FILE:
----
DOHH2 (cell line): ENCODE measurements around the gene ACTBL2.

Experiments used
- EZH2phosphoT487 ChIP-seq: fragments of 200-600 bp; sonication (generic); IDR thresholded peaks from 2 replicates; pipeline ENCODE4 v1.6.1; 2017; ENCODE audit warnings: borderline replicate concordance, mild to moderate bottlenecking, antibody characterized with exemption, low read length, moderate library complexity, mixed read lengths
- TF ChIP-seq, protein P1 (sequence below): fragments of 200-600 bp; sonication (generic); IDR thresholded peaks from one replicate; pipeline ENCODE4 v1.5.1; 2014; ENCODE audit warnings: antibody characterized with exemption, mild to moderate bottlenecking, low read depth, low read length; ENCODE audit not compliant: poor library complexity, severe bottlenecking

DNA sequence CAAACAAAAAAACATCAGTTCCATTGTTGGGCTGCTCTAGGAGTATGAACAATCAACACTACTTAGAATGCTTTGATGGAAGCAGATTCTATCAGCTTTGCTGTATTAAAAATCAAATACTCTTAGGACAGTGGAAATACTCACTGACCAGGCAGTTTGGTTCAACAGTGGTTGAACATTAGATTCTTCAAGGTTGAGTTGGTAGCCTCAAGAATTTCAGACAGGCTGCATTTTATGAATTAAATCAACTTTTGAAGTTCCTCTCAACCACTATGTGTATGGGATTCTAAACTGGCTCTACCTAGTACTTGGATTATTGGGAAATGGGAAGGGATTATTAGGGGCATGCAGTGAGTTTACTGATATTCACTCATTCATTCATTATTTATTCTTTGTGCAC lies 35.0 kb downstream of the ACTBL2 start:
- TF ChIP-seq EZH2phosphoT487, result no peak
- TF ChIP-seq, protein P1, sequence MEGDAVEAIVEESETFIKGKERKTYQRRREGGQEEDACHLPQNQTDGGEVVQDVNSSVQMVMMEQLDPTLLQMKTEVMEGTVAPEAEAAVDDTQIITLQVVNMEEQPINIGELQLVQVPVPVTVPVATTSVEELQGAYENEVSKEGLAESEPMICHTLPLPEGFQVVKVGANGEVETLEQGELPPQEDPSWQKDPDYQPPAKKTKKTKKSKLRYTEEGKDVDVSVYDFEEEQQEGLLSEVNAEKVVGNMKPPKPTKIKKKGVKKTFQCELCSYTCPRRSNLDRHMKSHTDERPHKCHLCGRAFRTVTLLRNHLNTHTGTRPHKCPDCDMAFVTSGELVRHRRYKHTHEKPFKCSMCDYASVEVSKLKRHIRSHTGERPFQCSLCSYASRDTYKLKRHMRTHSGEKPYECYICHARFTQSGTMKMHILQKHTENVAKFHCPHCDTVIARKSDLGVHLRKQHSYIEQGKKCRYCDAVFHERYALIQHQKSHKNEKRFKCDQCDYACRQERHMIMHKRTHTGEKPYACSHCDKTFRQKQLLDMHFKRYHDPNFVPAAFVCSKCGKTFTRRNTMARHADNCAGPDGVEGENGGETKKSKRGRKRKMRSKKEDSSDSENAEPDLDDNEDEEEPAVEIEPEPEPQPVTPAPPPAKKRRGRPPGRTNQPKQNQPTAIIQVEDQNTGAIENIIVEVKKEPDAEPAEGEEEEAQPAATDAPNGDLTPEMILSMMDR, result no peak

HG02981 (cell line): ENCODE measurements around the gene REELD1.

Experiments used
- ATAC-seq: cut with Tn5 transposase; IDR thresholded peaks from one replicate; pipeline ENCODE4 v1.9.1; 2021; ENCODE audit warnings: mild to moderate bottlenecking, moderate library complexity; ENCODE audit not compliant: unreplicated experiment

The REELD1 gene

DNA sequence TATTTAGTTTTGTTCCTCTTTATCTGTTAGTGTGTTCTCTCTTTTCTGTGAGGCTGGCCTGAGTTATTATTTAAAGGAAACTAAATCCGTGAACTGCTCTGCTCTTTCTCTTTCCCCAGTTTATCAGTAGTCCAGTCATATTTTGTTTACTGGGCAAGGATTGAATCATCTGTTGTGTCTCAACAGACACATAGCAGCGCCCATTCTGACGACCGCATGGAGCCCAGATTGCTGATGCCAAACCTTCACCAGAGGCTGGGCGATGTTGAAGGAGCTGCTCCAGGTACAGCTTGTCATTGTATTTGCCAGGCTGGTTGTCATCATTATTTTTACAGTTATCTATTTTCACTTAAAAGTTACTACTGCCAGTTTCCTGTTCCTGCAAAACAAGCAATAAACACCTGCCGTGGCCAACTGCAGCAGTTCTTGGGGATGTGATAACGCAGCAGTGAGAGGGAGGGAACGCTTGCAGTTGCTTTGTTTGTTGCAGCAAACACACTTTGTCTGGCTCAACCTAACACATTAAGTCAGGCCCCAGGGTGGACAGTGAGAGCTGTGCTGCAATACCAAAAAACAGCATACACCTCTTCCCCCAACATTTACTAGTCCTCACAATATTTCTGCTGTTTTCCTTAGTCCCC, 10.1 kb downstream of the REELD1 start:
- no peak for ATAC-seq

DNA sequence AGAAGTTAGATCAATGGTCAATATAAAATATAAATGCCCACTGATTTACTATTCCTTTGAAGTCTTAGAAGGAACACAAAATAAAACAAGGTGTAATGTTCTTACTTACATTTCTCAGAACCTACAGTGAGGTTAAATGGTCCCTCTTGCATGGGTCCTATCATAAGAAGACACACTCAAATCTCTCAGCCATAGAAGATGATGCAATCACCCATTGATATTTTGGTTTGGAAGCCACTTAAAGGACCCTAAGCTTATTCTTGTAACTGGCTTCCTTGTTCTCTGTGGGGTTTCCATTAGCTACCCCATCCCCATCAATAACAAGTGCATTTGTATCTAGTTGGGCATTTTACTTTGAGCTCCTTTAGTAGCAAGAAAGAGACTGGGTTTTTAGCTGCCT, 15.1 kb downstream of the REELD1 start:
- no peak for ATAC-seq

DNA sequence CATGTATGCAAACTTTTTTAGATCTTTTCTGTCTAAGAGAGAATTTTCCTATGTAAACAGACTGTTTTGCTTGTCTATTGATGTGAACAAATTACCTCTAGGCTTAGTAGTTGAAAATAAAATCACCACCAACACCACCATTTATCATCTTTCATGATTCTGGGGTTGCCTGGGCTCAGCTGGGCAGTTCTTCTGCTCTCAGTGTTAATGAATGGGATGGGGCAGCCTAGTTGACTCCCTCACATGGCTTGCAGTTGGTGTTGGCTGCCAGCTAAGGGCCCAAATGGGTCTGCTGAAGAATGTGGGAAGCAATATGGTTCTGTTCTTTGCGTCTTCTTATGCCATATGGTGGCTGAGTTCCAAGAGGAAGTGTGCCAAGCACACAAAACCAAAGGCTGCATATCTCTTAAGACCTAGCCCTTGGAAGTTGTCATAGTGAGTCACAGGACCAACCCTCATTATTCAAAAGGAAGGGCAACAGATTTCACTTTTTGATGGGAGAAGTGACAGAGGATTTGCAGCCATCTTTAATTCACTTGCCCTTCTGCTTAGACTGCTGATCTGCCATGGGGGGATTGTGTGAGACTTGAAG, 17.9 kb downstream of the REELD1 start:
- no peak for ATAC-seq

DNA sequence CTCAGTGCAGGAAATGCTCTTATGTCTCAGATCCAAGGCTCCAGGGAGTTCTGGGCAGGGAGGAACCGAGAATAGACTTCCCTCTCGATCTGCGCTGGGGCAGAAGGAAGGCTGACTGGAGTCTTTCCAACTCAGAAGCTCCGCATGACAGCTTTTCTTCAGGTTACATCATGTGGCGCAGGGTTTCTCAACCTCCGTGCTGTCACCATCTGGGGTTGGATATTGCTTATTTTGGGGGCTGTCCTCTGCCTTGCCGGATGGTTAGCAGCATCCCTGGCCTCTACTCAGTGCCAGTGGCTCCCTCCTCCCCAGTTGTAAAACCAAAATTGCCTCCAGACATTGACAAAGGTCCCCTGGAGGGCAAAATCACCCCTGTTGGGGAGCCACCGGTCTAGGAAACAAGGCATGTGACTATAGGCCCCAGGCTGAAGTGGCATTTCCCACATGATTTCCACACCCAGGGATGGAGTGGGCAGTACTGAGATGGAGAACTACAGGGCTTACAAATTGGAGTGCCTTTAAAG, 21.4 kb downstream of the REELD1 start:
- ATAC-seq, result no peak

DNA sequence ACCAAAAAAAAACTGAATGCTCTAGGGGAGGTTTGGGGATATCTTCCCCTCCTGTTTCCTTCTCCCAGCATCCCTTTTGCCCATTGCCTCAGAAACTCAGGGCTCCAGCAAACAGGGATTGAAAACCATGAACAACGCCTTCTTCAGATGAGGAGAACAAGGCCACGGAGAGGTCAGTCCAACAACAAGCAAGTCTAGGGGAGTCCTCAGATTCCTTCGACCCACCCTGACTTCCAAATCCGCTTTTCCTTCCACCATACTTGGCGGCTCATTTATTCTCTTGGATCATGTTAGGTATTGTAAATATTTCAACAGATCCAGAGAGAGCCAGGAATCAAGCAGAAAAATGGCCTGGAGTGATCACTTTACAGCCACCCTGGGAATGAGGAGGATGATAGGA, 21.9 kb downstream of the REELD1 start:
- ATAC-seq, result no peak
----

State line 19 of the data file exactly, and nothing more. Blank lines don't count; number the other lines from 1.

- ATAC-seq, result no peak